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Chris Harris

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Chris Harris last won the day on November 18 2019

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  1. Gents, Apologies I haven't replied sooner, birthday etc got in the way. Firstly, a very famous designer/builder once said to me and other -- "have thy not heard of preventative maintenance lad" -- (Thanks Uncle Bill) Surely it is very easy to remove a mast stub, wash it, spray it with a Lubricant. If you sailed a Radio class, or even your vane Boat in Salt water, I would imagine this is the first thing most people do. If we want to promote the 36 Class at both vane and radio, surely it should be down to the Class Owners/Clubs/Class Captain to promote the events coming up. Think of the state of the RM Class a few years ago, then through hard work, finding out owners with boats, promoting events brought the class to been well very supported. If you look at last years nationals at both Birkenhead and Guildford, the class went to venues that had not held events for a while, the numbers remand around the same as previous years, but with different individuals competing. If you want to convert that stat, then you need to build on these foundations with clubs who have a good fleet. But also encourage others to get there boats out there garages, sheds etc to come and compete and that they will be competitive and make events special, so that others will talk about the race for all the right reasons -- i.e -- Six juniors at Birkenhead competing and beating seasoned skippers. Roger, I have sailed a Realistic owned by Mark Dicks with Aluminum tapered masts, this was built in the early 1990's. still very competitive against the new breed of 36. A boat designed in the 1970's, and has stood the test of time. Since the restriction on the length and weight was removed in I believe the early 2000, from memory, there has only been three designers completed new designs, each very different, but still successful in there own way in either format. As this is still a box rule, unclear what designers can do to expand on a hull that is 36 " long, max of 9 " wide, and 12 " deep, the only un-restriction now is the height of rig, I do believe that an owner did ask that rigs heights be restricted, but this was turned down. David, you put this proposal in, may I ask why you only want to have a Top rig in Carbon?? You asked why I feel this would possibly kill or reduce the numbers in the class, as stated above, we need to get skippers to get there boats out, do you think this will encourage either club guys or others to come and sail, as they will feel there rigs or boat or package may not be competitive. I do also have another question, if this ruling gets voted on, when will the rule change be adopted?? As this is to be voted on in February, the class has it's Radio National in March, will it be implemented for this event?? I have other questions, but need to have a discussion with other before asking more?? Chris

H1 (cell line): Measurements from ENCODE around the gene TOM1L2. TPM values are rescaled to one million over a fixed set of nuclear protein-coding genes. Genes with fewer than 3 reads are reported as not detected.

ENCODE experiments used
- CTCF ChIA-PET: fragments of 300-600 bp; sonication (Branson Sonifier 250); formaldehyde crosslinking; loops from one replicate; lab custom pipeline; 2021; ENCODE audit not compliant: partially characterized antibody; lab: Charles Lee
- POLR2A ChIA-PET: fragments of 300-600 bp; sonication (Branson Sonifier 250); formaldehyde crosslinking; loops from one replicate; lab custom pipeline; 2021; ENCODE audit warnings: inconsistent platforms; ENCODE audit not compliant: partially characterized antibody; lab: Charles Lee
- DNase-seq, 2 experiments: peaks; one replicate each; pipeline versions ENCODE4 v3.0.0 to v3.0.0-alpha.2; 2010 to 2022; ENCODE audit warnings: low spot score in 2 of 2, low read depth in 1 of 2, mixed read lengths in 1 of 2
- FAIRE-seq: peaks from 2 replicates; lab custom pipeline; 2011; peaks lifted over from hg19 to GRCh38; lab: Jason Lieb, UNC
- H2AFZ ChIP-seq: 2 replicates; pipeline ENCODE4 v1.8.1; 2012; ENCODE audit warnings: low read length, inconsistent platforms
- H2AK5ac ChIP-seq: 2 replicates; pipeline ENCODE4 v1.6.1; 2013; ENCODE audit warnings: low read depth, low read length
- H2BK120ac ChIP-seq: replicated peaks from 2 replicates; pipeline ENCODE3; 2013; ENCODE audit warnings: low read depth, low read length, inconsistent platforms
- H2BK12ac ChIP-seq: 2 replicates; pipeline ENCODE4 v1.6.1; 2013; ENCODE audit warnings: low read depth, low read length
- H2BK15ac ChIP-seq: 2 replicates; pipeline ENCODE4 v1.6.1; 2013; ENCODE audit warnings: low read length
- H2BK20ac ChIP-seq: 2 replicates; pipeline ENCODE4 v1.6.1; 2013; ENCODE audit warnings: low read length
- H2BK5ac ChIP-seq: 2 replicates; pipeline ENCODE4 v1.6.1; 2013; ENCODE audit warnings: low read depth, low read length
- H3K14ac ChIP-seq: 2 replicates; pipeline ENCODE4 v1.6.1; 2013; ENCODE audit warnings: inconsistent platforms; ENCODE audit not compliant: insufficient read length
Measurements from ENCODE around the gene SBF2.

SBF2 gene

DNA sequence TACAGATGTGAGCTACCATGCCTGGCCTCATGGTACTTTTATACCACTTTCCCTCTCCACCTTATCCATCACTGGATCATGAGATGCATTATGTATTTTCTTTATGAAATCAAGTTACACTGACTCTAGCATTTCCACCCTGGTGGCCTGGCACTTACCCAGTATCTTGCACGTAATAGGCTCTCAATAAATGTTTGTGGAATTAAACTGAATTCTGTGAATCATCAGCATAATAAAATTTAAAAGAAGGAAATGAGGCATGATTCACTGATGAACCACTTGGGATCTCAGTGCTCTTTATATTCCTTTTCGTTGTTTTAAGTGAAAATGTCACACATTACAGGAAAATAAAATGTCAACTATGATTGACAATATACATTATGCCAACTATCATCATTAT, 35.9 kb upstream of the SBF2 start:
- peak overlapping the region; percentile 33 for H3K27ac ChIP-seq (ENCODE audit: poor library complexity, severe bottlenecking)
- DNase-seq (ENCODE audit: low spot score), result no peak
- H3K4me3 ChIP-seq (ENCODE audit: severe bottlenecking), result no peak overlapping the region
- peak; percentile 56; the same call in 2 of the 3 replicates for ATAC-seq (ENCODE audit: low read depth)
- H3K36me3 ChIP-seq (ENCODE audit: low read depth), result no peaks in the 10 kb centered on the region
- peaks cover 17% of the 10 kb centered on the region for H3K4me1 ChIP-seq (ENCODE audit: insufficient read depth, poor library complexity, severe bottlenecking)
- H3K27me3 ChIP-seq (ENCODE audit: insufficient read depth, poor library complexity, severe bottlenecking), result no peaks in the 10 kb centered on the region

2. Dave, I have read the proposal, and have come up with the following: - With this proposal, the question would be how would this effect the average club member, if some one did turn up with Carbon rigs and your club member turned up with his aluminum masts, would he be prepared to spend the money on Carbon, generally no. Does this mean that there would be a two tier class?? Those who want carbon, and those that don't!!! The 36 is a simple box rule class that has been around for along time, the boats are not the easiest to sail and some designs have been around for along time and are very successful with there current rigs, speaking to an owner this evening and asking the question would he change his masts to carbon, he said most definitely no!! The question is, would the current fleet be prepared to change to a new rule??? If you look at the vane fleet from last years nationals, there were ten competitors with boats dating from the 1970's to current designs, all competitive in there current format -- with all the skippers that were missing from the race, there is a potential for over 20 entries for this years national, but if this current proposal is accepted, I would think that well over half that number would not enter. The proposal of wing masts -- to make them more powerful -- question is why, as these yachts are so unbalanced at times, a wing mast and sail similar to what they use on the Americas cup would make a simple design potentially awful to sail -- and the cost of this would make the class expensive. I have looked at the costing, and have a few queries, how come you think that we only use 1 meter lengths of tube, I have currently two vane 36's to build, with top rig mast of 1815mm in length, if you then want to build a tapered carbon mast, using the Carbon Fibre Profile prices, just to buy the carbon would cost about £31.00 for one mast. If you want to go to another supplier and get the best carbon (which some people may choose to do), sorry would not even bother to price it up, as you looking in excess of £70.00 for a top rig. Or you can buy an Aluminum mast from a known supplier -- 2 meters in length for under £15.00. This then doesn't include the time to put together a Carbon Mast, gluing and carbon toeing. -- Having to build 12 rigs for two vane boats is going to cost in excess of £270 if this proposal is put through, or £120 if use Aluminum masts. That's then doesn't include the Radio 36 I have with another 5 rigs I would have to rebuild. You are also stating that this will be voted on by the owners, as there is no owners association for the class, wouldn't this rule change have to be approved by the MYA AGM. Question would be, would this kill the 36 class in the UK for both vane and radio?? There has been a proposal by Dave Kent to amend the class rules and the MYA Technical Team under Roger Stollery have been asked to prepare a report on the subject. The proposal is to remove the restriction on spar material in rule F.1 A copy of the Technical Teams Report is attached for your consideration. Registered owners wishing to make comment are asked to do so on the MYA Forum, and there is a section set up ' Rule change Carbon Masts' within the R36 section. We are allowing 2 weeks for discussion to say 1st February, and any useful comments will be taken on board by the Technical Team. Following this we will be conducting a vote of the Owners as to whether they wish to make this rule change. This vote will be conducted by e mail. Details of the Proposals are being put on the MYA website, and if you are aware of any owner who has not been e mailed please ask them to contact me. Peter Moore Class Captain 16th January 2017 36" class rule review - remove spar material restriction? - Technical team review The revision of this class rule in 1991 rule added the restriction on the materials for spars to aluminium or wood. In the objectives for the rule review in 2004, removing the restriction was considered, but it was rejected. At that time carbon spars were used on all the other classes apart from the IOM. It must have been considered then that the extra cost would not be in the best interests of the class. Since then the price of carbon has dropped considerably and carbon tubes no longer attract a cost penalty and are more readily available from many sources. As there is almost total freedom in the class rules, apart from the requirement to fit in the measuring box, isn’t it now appropriate now to reconsider this question? Dave Kent has put forward a proposal to remove the spar material restriction in the 36” class rule F.1 and this is what has prompted this review. There are many considerations to be taken into account and some of the advantages and disadvantages of carbon against aluminium are listed at the end of this document. You need to decide what you want from your class. Currently, it is at a low ebb with a few more radio boats being registered than vane boats. It is a fun boat to sail, not very stable and needs a lot of rigs to compete in all conditions. The most important feature is the design freedom with the chance to experiment in rig design, with almost total freedom outside of the measuring box. In a world of boring one design and more restricted open classes, opening up the freedom in the 36” class may attract more designers wishing to develop ideas for more performance and push the class forward. The use of carbon in the rig throws up more opportunities than just replacing aluminium tubes with carbon tubes, because wing masts and wingsail rigs could enhance performance in stronger winds and make the boat more exciting and even more fun than with the current restriction. Comparing the advantages and disadvantages there are a lot more advantages to the use of carbon, so shouldn’t we consider very carefully restoring the original 1930s rule and remove the relatively recent, but now outdated restriction of 1991? Before considering the comparative advantages of change etc in the table below, Graham Bantock provided some useful comparative information. For the record, SAILSetc carbon tubes have a material stiffness of 190-210 GPa, whilst the commonly available tubes are typically 80-100 GPa. To put the above figures into context; aluminium alloy has a material stiffness of 70 GPA and a density 70% greater than carbon. The inference is that cheap carbon tubes are twice as good as alloy, top quality carbon tubes four times as good as alloy. Cost wise a 1 metre length of IOM spec aluminium 11 mm tube is in the order of £8, whereas a basic carbon 10 mm tube from Carbon Profiles is £7.56 and SAILSetc’s stiffer 10mm carbon tube is £39.50. However, with relatively short rigs in the 36" class, unlike tall rigs for Marbleheads, the extra stiffness is probably not needed. This review document is for an owner discussion on the MYA forum. After a two week period, any useful comments will be taken on board and a voting paper sent out to all owners by the class captain, Peter Moore. Roger Stollery on behalf of the Tech Team 2016-12-23